WBTA Radio Batavia NY is currently accepting applications for the position of News Producer/Staff Announcer. This is a full time position that we anticipate will open before the end of the year. Qualified candidates shall have previous experience in a commercial radio station and a strong interest and proficiency in news reporting and production. WBTA offers an above market-average salary, health insurance benefit, 401K and paid vacation. Reply to Daniel Fischer, President, WBTA, 113 Main St., Batavia, NY 14020. WBTA is an equal opportunity employer.

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*It was a very quiet week in CANADA, with just a few applications for power increases at the CRTC. Out on Prince Edward Island, religious station CIOG wants to boost both of its transmitters (CIOG-FM 91.3 Charlottetown and CIOG-FM-1 92.5 Summerside) from 50 to 250 watts. And in northern Ontario, another religious station, CJTK-FM-1 (103.5 North Bay, relaying CJTK 95.5 Sudbury) has applied for a rebroadcast transmitter to the east at Mattawa. The new transmitter would run 50 watts on 93.9.

The week to come won't be as quiet, at least in Montreal: CRTC hearings start today and continue tomorrow on the fate of the city's vacant 50 kW clear-channel AM facilities on 690 and 940. Applicants include Cogeco, in partnership with Quebec's transport ministry, for an English-language all-traffic service on 940 to complement its French-language "Radio Circulation" on CKAC (730).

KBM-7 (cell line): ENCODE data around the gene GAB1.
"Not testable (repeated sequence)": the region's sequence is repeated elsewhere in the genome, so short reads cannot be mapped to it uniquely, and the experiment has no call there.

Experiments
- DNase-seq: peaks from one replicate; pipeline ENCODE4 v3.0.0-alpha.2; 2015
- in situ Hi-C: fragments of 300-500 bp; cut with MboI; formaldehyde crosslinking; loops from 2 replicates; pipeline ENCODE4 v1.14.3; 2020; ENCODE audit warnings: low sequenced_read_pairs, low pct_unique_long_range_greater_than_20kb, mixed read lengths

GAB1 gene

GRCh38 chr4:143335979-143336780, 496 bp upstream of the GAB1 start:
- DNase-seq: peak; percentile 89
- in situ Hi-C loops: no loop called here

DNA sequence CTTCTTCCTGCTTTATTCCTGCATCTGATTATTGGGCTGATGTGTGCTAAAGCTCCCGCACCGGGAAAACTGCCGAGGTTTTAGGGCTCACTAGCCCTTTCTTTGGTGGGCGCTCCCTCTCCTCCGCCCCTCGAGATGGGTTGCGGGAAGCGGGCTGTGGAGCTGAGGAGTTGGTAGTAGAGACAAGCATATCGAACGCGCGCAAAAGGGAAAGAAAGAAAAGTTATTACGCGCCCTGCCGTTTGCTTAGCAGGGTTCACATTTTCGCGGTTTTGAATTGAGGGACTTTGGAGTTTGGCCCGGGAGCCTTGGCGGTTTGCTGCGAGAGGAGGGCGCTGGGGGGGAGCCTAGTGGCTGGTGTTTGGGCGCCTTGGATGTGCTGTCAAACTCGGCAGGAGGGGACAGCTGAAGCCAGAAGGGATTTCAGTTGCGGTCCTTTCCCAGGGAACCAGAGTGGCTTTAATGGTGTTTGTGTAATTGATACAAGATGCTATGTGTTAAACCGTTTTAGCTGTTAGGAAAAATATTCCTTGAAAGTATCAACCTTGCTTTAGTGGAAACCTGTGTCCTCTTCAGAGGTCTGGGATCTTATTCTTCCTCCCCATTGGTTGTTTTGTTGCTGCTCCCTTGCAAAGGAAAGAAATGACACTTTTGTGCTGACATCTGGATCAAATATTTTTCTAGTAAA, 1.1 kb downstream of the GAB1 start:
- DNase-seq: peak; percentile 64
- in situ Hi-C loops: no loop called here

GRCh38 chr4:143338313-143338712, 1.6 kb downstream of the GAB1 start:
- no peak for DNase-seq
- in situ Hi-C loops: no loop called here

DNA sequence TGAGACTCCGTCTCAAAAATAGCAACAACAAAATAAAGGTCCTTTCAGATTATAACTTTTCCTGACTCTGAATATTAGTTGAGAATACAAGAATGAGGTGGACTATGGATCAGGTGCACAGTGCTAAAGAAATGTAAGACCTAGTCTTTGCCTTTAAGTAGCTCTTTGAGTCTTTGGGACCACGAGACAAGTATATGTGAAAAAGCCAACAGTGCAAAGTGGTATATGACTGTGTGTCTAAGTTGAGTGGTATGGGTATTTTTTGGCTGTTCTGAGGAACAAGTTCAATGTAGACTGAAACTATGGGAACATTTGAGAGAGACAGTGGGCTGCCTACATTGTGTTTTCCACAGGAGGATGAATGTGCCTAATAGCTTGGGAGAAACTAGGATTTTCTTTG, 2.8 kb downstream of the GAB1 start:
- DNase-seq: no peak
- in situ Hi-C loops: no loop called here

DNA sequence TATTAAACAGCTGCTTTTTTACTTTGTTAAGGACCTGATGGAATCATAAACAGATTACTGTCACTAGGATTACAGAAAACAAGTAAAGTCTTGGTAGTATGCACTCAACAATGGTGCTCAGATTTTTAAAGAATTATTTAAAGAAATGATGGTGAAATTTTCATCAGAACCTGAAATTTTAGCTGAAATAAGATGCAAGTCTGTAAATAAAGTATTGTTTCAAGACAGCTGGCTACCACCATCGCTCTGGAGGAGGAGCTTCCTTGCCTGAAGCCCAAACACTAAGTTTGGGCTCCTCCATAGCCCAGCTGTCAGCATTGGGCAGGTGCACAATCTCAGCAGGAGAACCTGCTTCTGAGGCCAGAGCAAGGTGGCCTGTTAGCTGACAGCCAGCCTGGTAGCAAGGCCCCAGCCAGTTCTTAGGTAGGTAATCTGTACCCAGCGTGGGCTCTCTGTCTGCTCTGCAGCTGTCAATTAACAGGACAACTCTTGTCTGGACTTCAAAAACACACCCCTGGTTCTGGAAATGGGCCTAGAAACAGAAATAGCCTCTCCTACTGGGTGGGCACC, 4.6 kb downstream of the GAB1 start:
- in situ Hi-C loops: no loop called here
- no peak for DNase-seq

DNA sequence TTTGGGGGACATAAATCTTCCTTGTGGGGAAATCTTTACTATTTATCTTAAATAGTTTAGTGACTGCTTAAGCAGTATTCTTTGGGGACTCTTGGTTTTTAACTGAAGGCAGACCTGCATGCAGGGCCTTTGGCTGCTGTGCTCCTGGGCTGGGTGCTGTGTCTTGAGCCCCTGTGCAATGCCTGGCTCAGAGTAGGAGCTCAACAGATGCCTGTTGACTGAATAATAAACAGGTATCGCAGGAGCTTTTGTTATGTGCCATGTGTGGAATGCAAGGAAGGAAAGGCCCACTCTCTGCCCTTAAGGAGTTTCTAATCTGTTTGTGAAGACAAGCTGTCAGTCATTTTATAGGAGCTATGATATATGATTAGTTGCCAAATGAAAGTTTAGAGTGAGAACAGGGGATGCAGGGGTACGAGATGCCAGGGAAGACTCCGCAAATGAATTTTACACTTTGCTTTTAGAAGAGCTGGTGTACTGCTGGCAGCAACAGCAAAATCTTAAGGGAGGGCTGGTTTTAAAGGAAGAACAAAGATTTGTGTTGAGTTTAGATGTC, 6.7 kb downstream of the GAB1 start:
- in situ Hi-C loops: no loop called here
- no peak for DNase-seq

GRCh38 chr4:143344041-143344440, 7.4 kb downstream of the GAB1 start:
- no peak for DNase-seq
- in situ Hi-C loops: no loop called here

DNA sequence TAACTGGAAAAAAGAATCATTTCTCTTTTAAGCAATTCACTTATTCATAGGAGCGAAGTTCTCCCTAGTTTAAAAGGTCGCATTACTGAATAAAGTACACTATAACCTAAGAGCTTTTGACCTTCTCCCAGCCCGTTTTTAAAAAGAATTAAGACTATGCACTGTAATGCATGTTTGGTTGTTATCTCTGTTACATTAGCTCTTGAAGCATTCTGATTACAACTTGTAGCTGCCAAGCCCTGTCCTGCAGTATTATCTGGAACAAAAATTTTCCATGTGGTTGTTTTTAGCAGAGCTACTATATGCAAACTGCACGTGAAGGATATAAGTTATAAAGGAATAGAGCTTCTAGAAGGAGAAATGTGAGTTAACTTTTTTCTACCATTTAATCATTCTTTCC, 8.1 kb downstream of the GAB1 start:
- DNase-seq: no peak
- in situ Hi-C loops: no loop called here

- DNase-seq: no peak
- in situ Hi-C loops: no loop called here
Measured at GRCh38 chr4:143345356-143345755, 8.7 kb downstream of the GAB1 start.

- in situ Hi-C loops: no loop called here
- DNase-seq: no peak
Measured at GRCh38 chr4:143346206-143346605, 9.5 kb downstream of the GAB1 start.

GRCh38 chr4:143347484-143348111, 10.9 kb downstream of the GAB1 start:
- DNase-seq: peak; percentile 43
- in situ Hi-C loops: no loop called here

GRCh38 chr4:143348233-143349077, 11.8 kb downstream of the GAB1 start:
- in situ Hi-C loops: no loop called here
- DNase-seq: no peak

Cogeco had originally applied for 690 as well, but withdrew that application (instead flipping the format on 730) when rival broadcasters also filed for the channels: a partnership between Nicolas Tétrault and former CKVL owner Paul Tietolman has applied for news-talk stations on both 690 and 940, while Evanov Communications wants to do a gay-focused station on 690 and Bell hopes to move English-language sports "TSN Radio" CKGM from 990 to 690.

The hearings kick off this morning at 8:30 at the Delta Centre-Ville hotel in Montreal.

From the NERW Archives

Yup, we've been doing this a long time now, and so we're digging back into the vaults for a look at what NERW was covering one, five, ten and - where available - fifteen years ago this week, or thereabouts.

Note that the column appeared on an erratic schedule in its earliest years as "New England Radio Watch," and didn't go to a regular weekly schedule until 1997.

One Year Ago: October 18, 2010 -